Definitions

from The American Heritage® Dictionary of the English Language, 5th Edition.

  • transitive verb To make known (something private or secret).
  • transitive verb Archaic To proclaim publicly.

from The Century Dictionary.

  • To make public; send or scatter abroad; publish.
  • Specifically To tell or make known, as something before private or secret; reveal; disclose; declare openly.
  • To declare by a public act; proclaim.
  • To impart, as a gift or faculty; confer generally.
  • Synonyms To let out, disclose, betray, impart, communicate.
  • To become public; be made known; become visible.

from the GNU version of the Collaborative International Dictionary of English.

  • transitive verb To make public; to several or communicate to the public; to tell (a secret) so that it may become generally known; to disclose; -- said of that which had been confided as a secret, or had been before unknown.
  • transitive verb rare To indicate publicly; to proclaim.
  • transitive verb To impart; to communicate.
  • intransitive verb rare To become publicly known.

from Wiktionary, Creative Commons Attribution/Share-Alike License.

  • verb To make public; to several or communicate to the public; to tell (a secret) so that it may become generally known; to disclose; -- said of that which had been confided as a secret, or had been before unknown; as, to divulge a secret.
  • verb To indicate publicly; to proclaim.

from WordNet 3.0 Copyright 2006 by Princeton University. All rights reserved.

  • verb make known to the public information that was previously known only to a few people or that was meant to be kept a secret

Etymologies

from The American Heritage® Dictionary of the English Language, 4th Edition

[Middle English divulgen, from Old French divulguer, from Latin dīvulgāre, to publish : dī-, dis-, among; see dis– + vulgāre, to spread among the multitude (from vulgus, common people).]

from Wiktionary, Creative Commons Attribution/Share-Alike License

Latin divulgare, from di- ("widely") + vulgare ("publish").

Examples

  • "I would rather die than divulge anything," Charlotte protested solemnly, and her choice of the word divulge seemed to add considerably to the dignity of the proceedings.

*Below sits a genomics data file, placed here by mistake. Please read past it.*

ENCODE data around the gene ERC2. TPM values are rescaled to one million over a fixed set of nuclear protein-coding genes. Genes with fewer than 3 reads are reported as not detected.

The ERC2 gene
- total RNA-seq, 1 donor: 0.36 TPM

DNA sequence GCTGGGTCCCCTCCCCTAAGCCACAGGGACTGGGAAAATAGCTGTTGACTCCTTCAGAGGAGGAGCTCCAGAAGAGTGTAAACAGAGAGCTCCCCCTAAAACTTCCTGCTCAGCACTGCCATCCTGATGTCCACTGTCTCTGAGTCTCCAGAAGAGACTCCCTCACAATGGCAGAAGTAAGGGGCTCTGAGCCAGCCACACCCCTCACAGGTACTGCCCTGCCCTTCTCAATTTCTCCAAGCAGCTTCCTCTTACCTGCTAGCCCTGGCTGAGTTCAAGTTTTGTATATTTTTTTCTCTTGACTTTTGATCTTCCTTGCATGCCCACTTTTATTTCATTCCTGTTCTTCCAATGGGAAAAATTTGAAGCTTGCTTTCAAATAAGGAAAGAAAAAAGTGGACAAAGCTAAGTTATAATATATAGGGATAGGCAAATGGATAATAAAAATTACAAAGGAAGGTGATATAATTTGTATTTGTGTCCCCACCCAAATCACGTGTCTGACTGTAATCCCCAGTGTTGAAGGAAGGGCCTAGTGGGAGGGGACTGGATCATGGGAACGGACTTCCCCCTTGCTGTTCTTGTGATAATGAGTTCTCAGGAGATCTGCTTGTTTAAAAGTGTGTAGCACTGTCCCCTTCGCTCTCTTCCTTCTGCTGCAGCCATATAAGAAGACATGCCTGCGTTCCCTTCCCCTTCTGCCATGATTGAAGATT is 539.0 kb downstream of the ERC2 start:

The Beth Book Being a Study of the Life of Elizabeth Caldwell Maclure, a Woman of Genius

  • What neither you nor your New York Times enablers divulge is that the CIA manifestly didn’t agree with the DIA’s assessment.

    Think Progress » Winning The War On Talking Points

  • No word divulge of all my purpose, as thou art to thy mistress loyal and likewise of my sex.

    Medea

  • No word divulge of all my purpose, as thou art to thy mistress loyal and likewise of my sex.

    Medea

  • And despite the pleas from your readers, you never divulge which is true and which are fabrications.

    Archive 2009-08-01

  • And despite the pleas from your readers, you never divulge which is true and which are fabrications.

    (Mostly Dis)honest (S)crap Meme

  • By virtue of her rare acquaintance with savage customs, she was able to taunt the Barghîz with the horrors of their tribal mystery, to divulge which is _Death_!

    He

  • They talked of the bond that occurs when two individuals open up and share their true intentions and feelings, when they divulge real facts without hiding behind some cloak of fiction.

    Hemanshu Nigam: The Bachelorette and the Hope of Truth

  • But I'd also have thought that Christine, who declined to divulge her last name, was well past worrying about photography at that point.

    Tough Job in the Naked City

  • On the way over, he shared the kind of information that in later years Google would never divulge: real numbers about its servers and its searches.

    In the Plex

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